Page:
Kate Hughes talks of disquiet in Cyprus over private college degrees and the value of UK higher education
The Cypriot stock market is booming and speculation is paying handsome dividends, but parents regard their children's education as a long-term investment divorced from the gambling fever of the markets.
Parents make considerable sacrifices to ensure that their children have access to formal academic qualifications, and the island's private colleges play a key role. The Republic of Cyprus has seven public-sector higher education establishments, ranging from the University of Cyprus to various management institutions and colleges concerned with nursing, forestry and the police. The total number of student enrolments is just under 4,000. In comparison, the private tertiary institutions have just over 6,000 students and would appear to be flourishing.
But the private colleges are engaged in a protracted battle to gain formal academic recognition from the government for their undergraduate degree courses.
The withholding of degree status for private colleges is a serious concern because, in the words of the department of higher and tertiary education, "education for Cypriots is greatly valued and treasured as an ideal". They meet the needs of those students who do not have the necessary qualifications to gain entry to the University of Cyprus, for which there is a very high demand, and of those whose parents cannot or will not send their children abroad to study. At present, a number of students do one or two years in a private college, and then transfer to complete their studies, usually in Britain. The private colleges therefore provide a rich recruiting ground for British universities.
For a long time, there has been some disquiet in the department of education about this practice. The latest ruling is that although degrees obtained in this way before September 1997 will be recognised by the government, those gained after this date will be subject to further scrutiny. The board that will undertake this is known by its Greek acronym, KYSATS, and it has been set up to establish equivalence between the degrees awarded at public universities in Greece and the University of Cyprus with those awarded by other institutions.
This staggeringly ambitious, and potentially cumbersome, enterprise is still in its infancy, but it expects to start its gargantuan task soon. Exactly how this body will accumulate and, more crucial, evaluate this vast amount of information is still not clear, although the internet will play a large role. Criteria will include duration of study, quality, access, examination procedures and the staff's academic standing.
To take an obvious example, the fact that British degree courses are usually three years long instead of the four usual in Greece and Cyprus might be construed as an impediment to British equivalence. The unofficial message from KYSATS, at this stage, is that problems with accredited British institutions are not anticipated.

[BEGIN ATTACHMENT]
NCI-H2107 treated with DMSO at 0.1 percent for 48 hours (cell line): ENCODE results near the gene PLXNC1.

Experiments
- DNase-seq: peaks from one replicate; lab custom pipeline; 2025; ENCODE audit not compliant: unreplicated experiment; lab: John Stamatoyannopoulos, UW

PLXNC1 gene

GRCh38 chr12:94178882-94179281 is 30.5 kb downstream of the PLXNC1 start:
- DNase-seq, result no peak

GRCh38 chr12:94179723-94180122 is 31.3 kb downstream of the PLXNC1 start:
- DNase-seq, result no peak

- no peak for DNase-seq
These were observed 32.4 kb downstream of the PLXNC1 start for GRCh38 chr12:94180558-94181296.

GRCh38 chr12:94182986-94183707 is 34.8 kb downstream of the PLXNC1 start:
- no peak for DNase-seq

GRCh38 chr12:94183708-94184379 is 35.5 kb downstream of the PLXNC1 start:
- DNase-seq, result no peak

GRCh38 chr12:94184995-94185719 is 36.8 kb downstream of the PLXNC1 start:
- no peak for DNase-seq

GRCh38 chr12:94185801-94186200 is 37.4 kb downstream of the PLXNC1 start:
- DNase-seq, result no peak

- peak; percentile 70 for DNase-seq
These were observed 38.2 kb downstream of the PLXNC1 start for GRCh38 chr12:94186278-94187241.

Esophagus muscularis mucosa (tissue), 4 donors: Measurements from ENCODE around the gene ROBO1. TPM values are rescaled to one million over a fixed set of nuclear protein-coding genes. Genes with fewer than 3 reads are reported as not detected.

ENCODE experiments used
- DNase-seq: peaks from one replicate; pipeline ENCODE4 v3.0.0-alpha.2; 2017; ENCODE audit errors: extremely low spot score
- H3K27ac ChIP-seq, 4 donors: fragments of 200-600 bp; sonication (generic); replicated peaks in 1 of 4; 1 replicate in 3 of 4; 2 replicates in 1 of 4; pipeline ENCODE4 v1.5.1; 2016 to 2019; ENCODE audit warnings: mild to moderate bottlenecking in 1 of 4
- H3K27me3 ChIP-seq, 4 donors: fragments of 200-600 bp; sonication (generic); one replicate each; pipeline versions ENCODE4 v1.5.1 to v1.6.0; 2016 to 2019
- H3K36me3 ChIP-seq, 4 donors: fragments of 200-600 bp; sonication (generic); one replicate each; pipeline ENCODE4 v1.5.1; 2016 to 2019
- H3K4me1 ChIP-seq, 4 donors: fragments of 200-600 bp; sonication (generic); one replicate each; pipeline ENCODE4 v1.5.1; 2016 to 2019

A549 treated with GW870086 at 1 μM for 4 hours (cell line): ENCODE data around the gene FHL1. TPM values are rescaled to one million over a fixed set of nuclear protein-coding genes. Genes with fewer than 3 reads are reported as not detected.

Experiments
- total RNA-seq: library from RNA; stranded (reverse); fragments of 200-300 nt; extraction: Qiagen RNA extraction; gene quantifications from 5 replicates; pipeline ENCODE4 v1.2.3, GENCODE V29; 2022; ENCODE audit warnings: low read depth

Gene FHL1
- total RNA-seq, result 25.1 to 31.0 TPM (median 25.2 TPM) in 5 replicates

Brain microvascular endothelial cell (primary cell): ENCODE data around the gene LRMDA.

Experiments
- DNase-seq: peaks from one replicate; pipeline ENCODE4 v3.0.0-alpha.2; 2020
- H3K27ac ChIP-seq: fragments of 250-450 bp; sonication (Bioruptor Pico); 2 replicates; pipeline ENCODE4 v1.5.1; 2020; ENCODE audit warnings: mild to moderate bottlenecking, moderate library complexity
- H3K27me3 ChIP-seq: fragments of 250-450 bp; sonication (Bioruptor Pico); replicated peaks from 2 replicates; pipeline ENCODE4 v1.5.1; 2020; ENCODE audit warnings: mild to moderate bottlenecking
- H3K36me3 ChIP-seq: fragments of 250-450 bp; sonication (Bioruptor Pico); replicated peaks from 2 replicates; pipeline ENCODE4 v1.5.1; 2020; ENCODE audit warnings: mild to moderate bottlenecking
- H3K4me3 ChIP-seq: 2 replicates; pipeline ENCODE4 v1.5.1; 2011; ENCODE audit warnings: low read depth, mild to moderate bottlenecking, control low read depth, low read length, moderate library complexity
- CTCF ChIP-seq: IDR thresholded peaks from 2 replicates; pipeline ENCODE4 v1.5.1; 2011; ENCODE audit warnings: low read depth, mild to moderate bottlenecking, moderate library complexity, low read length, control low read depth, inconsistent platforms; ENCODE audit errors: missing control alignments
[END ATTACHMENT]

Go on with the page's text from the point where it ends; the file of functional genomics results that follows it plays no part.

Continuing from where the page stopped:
Meanwhile, private colleges are undergoing more accreditation visits, with recommendations being forwarded to the government. Yet even if the accreditation panels deliver favourable verdicts and recognise some undergraduate programmes, these will, theoretically, still be subject to the attention of KYSATS, although a likely outcome may well be a merger of this body and the accreditation board.
The private colleges have two potentially large obstacles to overcome before their academic future is secured. Those that have accredited diploma courses will still be able to send their students abroad to complete their studies without the status of the resultant qualification being jeopardised.
Those that send students to other institutions after one or two years' study that is not formally accredited by the department of higher and tertiary education may face serious problems, unless this latest round of visits brings recognition. Furthermore, the colleges are not eligible to reapply for accreditation until after two years.
So, the private colleges are still in a state of uncertainty, and there is concealed resentment - against the government that has withheld its recognition (although the government argues that it is upholding quality) and also against the activities of some British institutions whose representatives are paid for every student they recruit.
Private colleges see their students completing their degrees in Britain, although much of the work is done in Cyprus. Furthermore, many of these students are not academically distinguished, but do not appear to experience any difficulty during their final year of study.
The recent rush to recruit Greek Cypriot students after the publication of the latest A-level results has not enhanced the reputation of British education, and it must be said that this perception is gaining strength. Increasingly there is a feeling that British education may not always provide the standard and value that is expected.
A number of parents are beginning to voice their concerns. Their relief that their own children have secured the institution and course of their choice is increasingly tempered by disquieting rumours circulating about lowered standards and what are perceived as inappropriate offers. The depth or substance of these rumours is not always examined, but the perception remains.
Cyprus is a tightly knit community in which information, gossip and speculation is rapidly circulated and evaluated. The propensity to regard education as a commodity may well be a cultural blind spot, but a society that has brought itself to prosperity in just over one generation knows a lot about value for money.
Kate Hughes is a lecturer at the Kent Institute of Art and Design at Canterbury.